### Verification of linearity in registration efficiency.

The registration efficiency depends on the energy of the alpha particles reaching the surface of the detector. For the source-to-detector distance of 1.5 cm, the alpha particle reaches the surface with an average energy of 4 MeV. Several factors must be optimized to adjust the condition for linearity in registration efficiency: (1) The range of alpha particles having an energy of 4 MeV in the PADC detector is about 20.5 \(\upmu\)m^{20,21}. The etching time (\(t_{e}\)) should be much less than the etching time to reach track depth at 20.5 \(\upmu\)m (denoted \(t_{R}\)), which leads to detecting all incident alpha particles on the PADC detector^{22}. The minimal etching time will cause a minor track diameter and lower the detectability of the track using an ordinary optical microscope. (2) Another requirement is to adjust the registration efficiency associated with the coalescence of registered tracks when the fluence exceeded a specific limit, i.e., determination of the maximum number of tracks registered per unit area to maintain linearity between track density and exposure time. (3) Normality test for the registered tracks upon optimized conditions.

Three sets of samples were exposed to alpha particles for durations between 30 s and 300 s; the first set was etched chemically in 6.25 N NaOH at 70 \(^\circ\)C for 2 h. The second and the third set were etched in the same chemical conditions but for 4 h, and 6 h, respectively, see Table 1. Images were recorded through the collimated area up to 1583 \(\times\) 1583 \(\upmu\)m\({}^{2}\). Since there was a need to optimize the detectible track diameter, the track size distribution was determined from the two pre-samples after being chemically etched in 6.25 N NaOH at 70 \(^\circ\)C for 4 h, see Fig. 2. Despite both photomicrographs being produced under the same conditions, namely exposure time, etching time, alpha particle energy, and PADC detector, one can recognize the randomness in the registered patterns and the extension of the registration area to cover all the 1583 \(\times\) 1583 \(\upmu\)m\({}^{2}\) area. This assures that the alpha particle source is isotropically distributed behind this area.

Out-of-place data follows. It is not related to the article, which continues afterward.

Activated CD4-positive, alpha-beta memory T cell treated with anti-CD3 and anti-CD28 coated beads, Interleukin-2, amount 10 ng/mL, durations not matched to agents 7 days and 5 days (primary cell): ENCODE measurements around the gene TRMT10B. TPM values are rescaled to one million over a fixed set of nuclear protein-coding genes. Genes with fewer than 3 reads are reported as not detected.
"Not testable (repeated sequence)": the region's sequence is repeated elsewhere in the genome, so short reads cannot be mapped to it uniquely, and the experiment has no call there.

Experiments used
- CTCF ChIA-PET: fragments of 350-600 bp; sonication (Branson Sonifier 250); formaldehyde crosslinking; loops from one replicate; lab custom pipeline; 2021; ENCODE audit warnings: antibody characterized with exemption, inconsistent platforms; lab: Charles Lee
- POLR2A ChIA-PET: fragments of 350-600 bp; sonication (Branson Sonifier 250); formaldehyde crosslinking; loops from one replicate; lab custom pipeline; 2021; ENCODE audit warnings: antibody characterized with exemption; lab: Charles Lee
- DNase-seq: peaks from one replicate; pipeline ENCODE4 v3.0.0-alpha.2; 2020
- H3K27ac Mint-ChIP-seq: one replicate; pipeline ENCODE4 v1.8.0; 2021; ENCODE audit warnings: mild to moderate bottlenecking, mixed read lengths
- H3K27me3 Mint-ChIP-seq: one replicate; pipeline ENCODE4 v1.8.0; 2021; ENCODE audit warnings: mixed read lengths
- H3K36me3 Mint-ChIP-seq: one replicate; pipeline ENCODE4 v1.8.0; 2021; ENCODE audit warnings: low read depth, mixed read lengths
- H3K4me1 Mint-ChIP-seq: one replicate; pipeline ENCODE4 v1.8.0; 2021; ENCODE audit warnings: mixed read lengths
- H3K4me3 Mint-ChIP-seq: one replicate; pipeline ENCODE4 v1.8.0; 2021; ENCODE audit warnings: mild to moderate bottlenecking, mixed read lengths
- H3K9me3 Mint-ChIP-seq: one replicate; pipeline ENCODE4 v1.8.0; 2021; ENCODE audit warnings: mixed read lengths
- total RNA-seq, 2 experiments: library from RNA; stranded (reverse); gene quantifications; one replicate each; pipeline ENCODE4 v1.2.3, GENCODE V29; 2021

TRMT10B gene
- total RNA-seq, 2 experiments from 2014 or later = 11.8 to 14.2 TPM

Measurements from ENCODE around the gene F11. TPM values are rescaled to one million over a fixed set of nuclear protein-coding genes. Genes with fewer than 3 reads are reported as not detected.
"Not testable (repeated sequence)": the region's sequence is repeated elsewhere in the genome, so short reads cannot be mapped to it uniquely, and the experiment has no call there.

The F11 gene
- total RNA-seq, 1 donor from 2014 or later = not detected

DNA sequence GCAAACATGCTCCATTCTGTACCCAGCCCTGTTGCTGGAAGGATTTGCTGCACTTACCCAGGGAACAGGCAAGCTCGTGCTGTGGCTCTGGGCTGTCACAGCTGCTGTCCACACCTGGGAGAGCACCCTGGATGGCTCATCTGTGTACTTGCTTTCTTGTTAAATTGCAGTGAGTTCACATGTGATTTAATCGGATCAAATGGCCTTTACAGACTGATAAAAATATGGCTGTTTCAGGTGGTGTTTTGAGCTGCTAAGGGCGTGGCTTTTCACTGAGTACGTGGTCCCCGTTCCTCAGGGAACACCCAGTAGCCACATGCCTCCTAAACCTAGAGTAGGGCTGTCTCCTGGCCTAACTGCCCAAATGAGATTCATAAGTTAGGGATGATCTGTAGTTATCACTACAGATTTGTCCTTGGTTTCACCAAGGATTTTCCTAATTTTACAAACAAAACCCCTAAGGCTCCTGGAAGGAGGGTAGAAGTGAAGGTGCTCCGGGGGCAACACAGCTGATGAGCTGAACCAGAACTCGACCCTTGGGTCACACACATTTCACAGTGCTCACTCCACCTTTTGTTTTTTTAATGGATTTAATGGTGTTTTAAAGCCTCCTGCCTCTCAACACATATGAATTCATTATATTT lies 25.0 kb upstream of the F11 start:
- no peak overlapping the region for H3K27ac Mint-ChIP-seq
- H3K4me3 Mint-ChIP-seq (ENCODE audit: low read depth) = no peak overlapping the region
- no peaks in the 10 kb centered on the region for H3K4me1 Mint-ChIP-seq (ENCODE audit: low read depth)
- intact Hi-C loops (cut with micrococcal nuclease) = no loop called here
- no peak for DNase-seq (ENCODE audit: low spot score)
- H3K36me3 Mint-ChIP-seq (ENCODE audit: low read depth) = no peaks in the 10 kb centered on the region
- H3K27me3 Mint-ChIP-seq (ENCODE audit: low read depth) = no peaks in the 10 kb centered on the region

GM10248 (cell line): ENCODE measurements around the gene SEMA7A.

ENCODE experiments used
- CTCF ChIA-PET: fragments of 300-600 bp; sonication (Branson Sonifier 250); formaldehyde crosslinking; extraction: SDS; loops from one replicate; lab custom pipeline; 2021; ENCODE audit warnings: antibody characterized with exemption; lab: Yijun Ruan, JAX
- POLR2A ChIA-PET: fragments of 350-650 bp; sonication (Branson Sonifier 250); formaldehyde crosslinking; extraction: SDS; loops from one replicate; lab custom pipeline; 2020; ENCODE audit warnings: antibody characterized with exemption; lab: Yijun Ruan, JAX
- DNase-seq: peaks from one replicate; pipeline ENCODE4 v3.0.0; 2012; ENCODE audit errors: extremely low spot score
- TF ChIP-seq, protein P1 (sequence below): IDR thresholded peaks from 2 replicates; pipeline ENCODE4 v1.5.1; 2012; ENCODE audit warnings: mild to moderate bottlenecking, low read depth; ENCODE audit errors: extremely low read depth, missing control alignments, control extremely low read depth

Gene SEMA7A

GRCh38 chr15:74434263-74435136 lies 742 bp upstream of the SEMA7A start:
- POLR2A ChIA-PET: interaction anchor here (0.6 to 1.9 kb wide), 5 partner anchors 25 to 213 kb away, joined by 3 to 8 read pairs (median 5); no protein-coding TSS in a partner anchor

The track diameter distribution histogram in Fig. 3 shows that the alpha particle track diameter follows Gaussian distribution centered at (8.77 ± 0.33 \(\upmu\)m). The small value of standard deviation points to the independence of the track diameter on the difference between alpha particle energies originating from the \(^{241}\)Am source on one side and the good efficiency of the etching process on the other one.

The histogram in Fig. 4 illustrates the variation of track density with time; these photomicrographs are for the samples chemically etched for 4 h. The area of each picture is 1583 \(\times\) 1583 \(\upmu\)m\({}^{2}\). The observed circular track diameters ranged from 8.4 to 9.1 \(\upmu\)m. Several coalescent tracks are apparent in Fig. 4d–f due to the expansion of the tracks to nearby ones. For low exposure time, the track densities are low, and no significant alpha tracks coalescence was observed; for instance, for irradiation time of 30 seconds, the alpha track density is (7.3 ± 0.7)\(\times 10^{4}\) tracks.cm\({}^{-2}\). For alpha particle irradiation time of 1 min, the alpha track density is (12.5 ± 0.8)\(\times 10^{4}\) tracks cm\({}^{-2}\); for a maximum exposure time of 5 min, the alpha track density amounts to (502 ± 1)\(\times 10^{4}\) tracks cm\({}^{-2}\).

A comparison of the response of the PADC detectors to exposed alpha particles for different durations and different etching times was undertaken by measurements of the track density in each of the samples listed in Table 1. These samples of the PADC detectors are chemically etched for 2 h, 4 h, and 6 h in 6.25 N NaOH at 70 ± 1 \({}^{\circ }\)C, in which the response of the detector depends on the detectible track after etching.